EDUCATING AND SUPPORTING BAY AREA KIDNEY PATIENTS
But then, just when I thought my life was wasted, my husband’s petition arrived for me to come and live with him in the U.S. I emigrated from the Philippines in 2012, knowing I had a better chance of treatment in America. When I arrived in the United States, my new Nephrologist immediately placed me on the transplant list. I was already in stage 5 renal disease, but I still refused dialysis. Much was going on in my life at that time; my beloved father was battling lung cancer, and I was away from my family. And, when the time came that I had to start hemodialysis, I had to be admitted to a hospital for the placement of my dialysis catheter. (Editor’s Note: The best way to prepare for hemodialysis is to receive a fistula months before dialysis is necessary, instead of a catheter on an emergency basis.) My father passed away without me beside him because I also had to fight my own battle to be able to live. I was hit hard. I thought I could never recover. My heart and mind were broken, and I did not know how to bounce back to where I used to be. I was hard on myself because I was going through a lot of emotional and physical pain.
Looking back, I would not have been strong enough to face all those issues within me had I not met my Nephrologist Dr. Shahrzad Zarghamee at Palo Alto Medical Foundation and a great team of dialysis staff at Satellite WellBound. My dialysis nurse Soraya Aghassi treated me not asa patient but like her own daughter. I had a great social worker Debbie Kurland, who encouraged me, saying I can still be who I want to be. Most of all, I was able to face those issues because of my loving and supportive husband whom I relied on for my strength when I was weak. Through all the ups and downs and struggles in my treatment, I became comfortable with doing dialysis. After doing in-center dialysis, my husband and I then trained for home hemodialysis. Now I’ve shifted to peritoneal dialysis, giving me more flexibility in my treatment. After 3 years on dialysis, I’ve risen above my disease. There are still moments when I experience physical and emotional highs and lows, but I am now focused on winning my battle. I am on a new career path, I learned how to drive, and now I have passed the licensure exam to be Medical Technologist. I’m starting to get my way around a new job at Kaiser Permanente in Redwood City. Since I have no kidney donor, it’s still a long journey to a kidney transplant; yet I am looking forward to that moment when I get that important phone call! Until that day comes, my journey to a new beginning continues.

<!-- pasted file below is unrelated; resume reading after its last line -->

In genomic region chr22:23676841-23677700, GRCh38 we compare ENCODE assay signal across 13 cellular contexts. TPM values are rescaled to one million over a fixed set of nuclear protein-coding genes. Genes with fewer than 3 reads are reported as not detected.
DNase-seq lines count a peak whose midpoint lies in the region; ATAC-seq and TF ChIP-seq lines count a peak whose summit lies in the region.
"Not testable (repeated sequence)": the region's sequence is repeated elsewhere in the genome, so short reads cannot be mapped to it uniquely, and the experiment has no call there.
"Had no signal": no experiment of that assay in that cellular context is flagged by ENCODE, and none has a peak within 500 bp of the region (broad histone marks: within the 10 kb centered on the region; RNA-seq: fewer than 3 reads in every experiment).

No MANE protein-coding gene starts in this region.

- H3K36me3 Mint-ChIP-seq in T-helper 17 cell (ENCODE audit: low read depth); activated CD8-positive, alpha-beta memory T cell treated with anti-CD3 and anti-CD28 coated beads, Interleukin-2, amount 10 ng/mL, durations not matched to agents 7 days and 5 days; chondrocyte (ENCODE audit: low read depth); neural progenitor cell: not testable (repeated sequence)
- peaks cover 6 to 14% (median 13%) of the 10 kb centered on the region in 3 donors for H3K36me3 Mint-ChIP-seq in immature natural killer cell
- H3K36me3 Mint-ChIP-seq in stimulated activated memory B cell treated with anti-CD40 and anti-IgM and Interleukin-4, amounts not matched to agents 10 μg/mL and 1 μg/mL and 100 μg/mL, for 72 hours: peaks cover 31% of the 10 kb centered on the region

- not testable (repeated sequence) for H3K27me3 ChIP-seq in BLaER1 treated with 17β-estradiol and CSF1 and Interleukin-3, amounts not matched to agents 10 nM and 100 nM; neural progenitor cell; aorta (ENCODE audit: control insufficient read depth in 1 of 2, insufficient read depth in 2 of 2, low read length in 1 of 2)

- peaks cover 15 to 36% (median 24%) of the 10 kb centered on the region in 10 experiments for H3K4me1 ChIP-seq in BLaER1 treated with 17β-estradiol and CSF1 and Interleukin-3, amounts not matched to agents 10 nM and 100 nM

UPDATE: It was New year's day 2018. I was at church that evening when I felt my phone vibrating inside my purse. I stepped outside to check who was calling me. I got a little bit excited because the call came from out of the area. I was thinking that this could be the one phone call I have been waiting for.
True enough, the call was an offer for a kidney. I was the first choice and a good match. We went to UC Davis in Sacramento right away, and I was scheduled for the surgery the following morning. The kidney transplant was a success, and my recovery has been stable and well. I am grateful to all the doctors, nurses and the medical team (pre and post-transplant) who have been dedicated and helpful to all their patients. I have been coming to the BAAKP support group meetings since 2014, and I will continue to be an advocate for its members and other kidney patients.
Text Box: Anna Mae with husband Rey
by Anna Mae Louie Olivares
At the End is My New Beginning
I was diagnosed in 2007 with IgA Nephropathy when a routine urinalysis showed I was excreting a large amount of protein and had microscopic hematuria (blood in my urine). I guess it was the beginning of my denying that eventually I may succumb to renal failure at a young age. My coping mechanism at that time was to make myself busy to divert my mind from thinking that I was not healthy. In fact, I didn’t feel anything strange in my body. I failed to follow up with my Nephrologist because of the fear of any “bad news” during a doctor’s visit. I was a resident physician, balancing a very stressful training in OB-GYN, doing 24-hour labor and delivery watch on every patient, and staying overtime in the hospital. How could I be so very neglectful of me?
I made myself believe divine intervention would heal my disease, and nothing harmful would happen along the way. I intentionally forgot about my own health and focused on taking care of others, until I started feeling fatigued and almost fainted during long hours of hospital duty. At that time, I had no idea my blood pressure was already over the top, and I had severe anemia. I went to the emergency department, but at the back of my mind, I knew that my disease had caught up with me. My blood pressure was 200/180; I was lucky I did not just drop dead that day while doing daily rounds on my patients. I was admitted to the hospital; and once again, I saw my nephrologist. At that time the Doctor’s first question to me was, “Why?” Why did I not come and see her during all those years working in the hospital, with her clinic just around the corner? I had no answer. It’s just that I was scared. I was frustrated, angry with myself, and depressed. For me, everything stopped right then. My plans and dreams all came to a halt.